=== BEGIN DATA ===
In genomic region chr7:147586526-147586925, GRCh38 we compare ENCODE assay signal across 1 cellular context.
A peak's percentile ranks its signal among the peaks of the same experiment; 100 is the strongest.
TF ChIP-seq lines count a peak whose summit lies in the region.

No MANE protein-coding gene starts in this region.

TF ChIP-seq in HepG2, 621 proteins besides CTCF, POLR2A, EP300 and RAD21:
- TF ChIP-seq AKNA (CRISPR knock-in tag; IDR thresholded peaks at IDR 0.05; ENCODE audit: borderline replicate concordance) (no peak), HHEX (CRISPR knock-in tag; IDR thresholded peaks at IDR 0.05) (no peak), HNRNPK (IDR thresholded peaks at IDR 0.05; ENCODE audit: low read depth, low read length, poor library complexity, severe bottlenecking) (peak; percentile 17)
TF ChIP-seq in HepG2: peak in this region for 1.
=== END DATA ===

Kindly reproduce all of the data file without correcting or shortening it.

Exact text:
In genomic region chr7:147586526-147586925, GRCh38 we compare ENCODE assay signal across 1 cellular context.
A peak's percentile ranks its signal among the peaks of the same experiment; 100 is the strongest.
TF ChIP-seq lines count a peak whose summit lies in the region.

No MANE protein-coding gene starts in this region.

TF ChIP-seq in HepG2, 621 proteins besides CTCF, POLR2A, EP300 and RAD21:
- TF ChIP-seq AKNA (CRISPR knock-in tag; IDR thresholded peaks at IDR 0.05; ENCODE audit: borderline replicate concordance) (no peak), HHEX (CRISPR knock-in tag; IDR thresholded peaks at IDR 0.05) (no peak), HNRNPK (IDR thresholded peaks at IDR 0.05; ENCODE audit: low read depth, low read length, poor library complexity, severe bottlenecking) (peak; percentile 17)
TF ChIP-seq in HepG2: peak in this region for 1.